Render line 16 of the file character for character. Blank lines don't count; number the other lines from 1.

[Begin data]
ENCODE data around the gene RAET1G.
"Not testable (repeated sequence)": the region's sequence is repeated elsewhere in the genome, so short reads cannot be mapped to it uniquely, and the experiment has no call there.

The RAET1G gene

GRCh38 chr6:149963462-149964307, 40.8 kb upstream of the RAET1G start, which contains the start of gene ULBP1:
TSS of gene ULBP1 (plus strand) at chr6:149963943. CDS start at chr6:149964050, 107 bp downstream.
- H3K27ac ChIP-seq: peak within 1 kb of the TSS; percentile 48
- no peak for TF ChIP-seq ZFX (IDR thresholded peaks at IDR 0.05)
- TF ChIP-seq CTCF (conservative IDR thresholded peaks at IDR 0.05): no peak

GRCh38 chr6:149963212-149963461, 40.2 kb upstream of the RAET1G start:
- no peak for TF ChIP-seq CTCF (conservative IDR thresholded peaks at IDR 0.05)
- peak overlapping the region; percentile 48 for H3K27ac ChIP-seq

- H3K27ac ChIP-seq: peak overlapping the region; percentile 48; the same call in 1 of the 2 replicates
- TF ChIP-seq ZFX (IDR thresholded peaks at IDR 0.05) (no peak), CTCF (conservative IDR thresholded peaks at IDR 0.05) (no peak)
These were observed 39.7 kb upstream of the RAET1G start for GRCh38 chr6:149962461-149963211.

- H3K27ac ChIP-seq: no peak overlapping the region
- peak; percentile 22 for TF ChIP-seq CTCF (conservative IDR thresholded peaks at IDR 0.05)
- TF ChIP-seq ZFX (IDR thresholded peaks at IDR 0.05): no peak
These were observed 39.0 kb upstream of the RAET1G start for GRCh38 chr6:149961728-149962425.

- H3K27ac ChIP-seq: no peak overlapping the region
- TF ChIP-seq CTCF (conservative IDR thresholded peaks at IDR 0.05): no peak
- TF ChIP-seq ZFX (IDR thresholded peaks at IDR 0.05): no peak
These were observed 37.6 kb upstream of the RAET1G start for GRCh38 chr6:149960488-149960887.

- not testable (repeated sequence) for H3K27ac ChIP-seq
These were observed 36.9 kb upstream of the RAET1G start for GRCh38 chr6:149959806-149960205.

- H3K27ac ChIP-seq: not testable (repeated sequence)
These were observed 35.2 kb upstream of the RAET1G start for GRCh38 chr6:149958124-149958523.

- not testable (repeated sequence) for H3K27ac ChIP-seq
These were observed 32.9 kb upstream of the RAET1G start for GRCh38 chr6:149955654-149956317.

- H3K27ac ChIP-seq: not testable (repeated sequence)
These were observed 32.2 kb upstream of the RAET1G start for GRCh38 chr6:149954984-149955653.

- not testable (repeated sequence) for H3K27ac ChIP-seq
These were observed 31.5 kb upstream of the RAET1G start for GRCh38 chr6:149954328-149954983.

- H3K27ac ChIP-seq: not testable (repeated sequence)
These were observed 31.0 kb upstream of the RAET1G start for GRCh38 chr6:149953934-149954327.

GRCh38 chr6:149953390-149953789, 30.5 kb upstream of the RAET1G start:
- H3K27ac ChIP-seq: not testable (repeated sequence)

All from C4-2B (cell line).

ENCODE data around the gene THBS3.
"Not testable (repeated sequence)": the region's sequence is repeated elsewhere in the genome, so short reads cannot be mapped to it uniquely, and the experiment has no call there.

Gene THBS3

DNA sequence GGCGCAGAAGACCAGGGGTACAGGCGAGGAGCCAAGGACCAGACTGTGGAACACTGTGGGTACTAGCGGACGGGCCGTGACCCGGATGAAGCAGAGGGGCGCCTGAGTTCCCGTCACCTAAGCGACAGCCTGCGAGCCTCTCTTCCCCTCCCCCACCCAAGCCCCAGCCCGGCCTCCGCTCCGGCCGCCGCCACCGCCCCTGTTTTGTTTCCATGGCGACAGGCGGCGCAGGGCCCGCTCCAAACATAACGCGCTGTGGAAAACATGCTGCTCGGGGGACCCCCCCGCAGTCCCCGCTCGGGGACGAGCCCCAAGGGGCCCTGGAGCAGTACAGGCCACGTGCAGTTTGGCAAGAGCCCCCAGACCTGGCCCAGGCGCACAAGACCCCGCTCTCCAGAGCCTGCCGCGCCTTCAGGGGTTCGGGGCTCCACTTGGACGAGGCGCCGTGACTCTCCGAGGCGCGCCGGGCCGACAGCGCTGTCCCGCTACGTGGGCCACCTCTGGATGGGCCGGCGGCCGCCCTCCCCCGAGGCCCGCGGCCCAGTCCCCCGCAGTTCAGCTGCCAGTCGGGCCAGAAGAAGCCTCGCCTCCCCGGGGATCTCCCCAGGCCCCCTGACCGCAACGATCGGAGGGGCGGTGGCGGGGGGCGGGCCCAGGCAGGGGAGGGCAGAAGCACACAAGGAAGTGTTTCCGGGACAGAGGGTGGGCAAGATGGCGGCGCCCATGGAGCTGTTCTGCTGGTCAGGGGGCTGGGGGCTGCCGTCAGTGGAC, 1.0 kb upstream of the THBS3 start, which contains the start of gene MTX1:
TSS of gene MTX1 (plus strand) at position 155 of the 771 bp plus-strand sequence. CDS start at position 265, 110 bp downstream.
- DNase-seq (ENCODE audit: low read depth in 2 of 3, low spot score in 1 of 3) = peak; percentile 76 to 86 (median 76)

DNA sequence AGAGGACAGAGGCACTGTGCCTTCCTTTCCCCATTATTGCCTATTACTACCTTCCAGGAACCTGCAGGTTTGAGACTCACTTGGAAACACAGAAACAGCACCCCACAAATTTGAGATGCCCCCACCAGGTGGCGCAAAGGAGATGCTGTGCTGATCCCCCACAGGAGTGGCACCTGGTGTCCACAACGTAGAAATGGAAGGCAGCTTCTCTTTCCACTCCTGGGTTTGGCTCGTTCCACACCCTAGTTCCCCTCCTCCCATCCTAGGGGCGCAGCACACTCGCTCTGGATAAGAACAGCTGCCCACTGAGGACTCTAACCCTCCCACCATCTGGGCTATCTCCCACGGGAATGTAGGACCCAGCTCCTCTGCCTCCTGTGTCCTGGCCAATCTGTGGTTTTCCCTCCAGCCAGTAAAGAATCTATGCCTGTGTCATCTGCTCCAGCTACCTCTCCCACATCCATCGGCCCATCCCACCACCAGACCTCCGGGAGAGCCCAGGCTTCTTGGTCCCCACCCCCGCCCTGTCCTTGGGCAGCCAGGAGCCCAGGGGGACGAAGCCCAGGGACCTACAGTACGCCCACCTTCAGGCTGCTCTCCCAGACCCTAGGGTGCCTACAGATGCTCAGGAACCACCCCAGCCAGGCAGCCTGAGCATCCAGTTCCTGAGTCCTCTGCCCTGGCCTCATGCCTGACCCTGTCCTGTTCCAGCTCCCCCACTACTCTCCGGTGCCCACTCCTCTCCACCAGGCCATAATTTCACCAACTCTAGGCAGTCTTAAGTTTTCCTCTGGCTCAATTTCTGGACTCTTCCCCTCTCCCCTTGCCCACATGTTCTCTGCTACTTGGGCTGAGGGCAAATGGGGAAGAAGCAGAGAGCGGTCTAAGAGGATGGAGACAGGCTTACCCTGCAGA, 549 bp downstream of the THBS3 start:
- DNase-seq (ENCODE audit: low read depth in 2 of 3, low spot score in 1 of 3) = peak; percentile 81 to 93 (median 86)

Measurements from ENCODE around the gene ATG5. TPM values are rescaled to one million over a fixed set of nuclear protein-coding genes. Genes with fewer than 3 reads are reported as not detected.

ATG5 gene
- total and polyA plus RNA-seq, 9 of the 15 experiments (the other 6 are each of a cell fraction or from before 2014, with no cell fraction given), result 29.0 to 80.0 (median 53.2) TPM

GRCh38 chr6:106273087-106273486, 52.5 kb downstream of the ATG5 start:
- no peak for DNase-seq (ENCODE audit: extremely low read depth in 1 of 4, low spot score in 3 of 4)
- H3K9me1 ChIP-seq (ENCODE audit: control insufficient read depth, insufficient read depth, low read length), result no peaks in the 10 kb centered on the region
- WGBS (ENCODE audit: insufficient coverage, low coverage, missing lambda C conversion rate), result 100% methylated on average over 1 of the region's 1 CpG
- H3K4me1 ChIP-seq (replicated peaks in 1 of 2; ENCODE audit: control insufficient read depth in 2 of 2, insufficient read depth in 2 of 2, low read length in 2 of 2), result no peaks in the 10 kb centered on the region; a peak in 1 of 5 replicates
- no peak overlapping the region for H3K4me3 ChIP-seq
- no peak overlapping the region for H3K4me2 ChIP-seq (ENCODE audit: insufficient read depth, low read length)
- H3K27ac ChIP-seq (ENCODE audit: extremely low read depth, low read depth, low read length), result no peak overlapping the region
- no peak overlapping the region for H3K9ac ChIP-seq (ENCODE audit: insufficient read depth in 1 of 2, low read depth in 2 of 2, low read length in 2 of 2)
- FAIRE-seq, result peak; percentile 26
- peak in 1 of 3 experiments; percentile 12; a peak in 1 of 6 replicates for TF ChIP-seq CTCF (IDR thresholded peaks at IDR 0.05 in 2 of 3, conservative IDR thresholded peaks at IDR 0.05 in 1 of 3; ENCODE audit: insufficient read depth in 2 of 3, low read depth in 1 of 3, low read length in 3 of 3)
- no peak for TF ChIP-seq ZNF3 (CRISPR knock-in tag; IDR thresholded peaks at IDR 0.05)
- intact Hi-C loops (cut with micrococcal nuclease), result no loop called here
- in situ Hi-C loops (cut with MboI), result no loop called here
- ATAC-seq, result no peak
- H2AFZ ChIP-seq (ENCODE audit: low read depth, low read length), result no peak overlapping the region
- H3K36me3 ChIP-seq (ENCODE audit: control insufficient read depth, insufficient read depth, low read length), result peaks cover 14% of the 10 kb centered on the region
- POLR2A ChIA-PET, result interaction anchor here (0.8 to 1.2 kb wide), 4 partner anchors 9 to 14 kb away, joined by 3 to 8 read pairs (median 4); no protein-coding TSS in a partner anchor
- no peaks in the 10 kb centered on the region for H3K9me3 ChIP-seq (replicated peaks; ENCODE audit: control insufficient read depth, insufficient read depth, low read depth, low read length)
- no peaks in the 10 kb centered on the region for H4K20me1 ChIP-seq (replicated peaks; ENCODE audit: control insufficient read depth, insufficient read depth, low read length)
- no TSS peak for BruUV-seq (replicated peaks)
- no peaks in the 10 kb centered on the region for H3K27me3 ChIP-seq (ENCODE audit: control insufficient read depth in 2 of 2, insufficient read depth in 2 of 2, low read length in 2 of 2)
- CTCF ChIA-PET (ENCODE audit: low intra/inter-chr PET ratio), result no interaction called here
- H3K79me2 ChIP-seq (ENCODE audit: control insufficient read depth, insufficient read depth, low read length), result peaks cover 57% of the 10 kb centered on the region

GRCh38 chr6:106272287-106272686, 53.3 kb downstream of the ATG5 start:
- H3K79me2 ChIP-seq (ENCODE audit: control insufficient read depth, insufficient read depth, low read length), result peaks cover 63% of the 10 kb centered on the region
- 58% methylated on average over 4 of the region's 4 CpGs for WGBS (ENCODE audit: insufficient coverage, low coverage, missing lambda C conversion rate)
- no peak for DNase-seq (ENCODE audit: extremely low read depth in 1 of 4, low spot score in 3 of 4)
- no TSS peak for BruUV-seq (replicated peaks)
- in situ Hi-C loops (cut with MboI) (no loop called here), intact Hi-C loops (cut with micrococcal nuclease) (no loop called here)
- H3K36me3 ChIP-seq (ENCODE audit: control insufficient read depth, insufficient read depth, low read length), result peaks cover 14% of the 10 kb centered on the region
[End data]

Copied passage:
- peak; percentile 22 for TF ChIP-seq CTCF (conservative IDR thresholded peaks at IDR 0.05)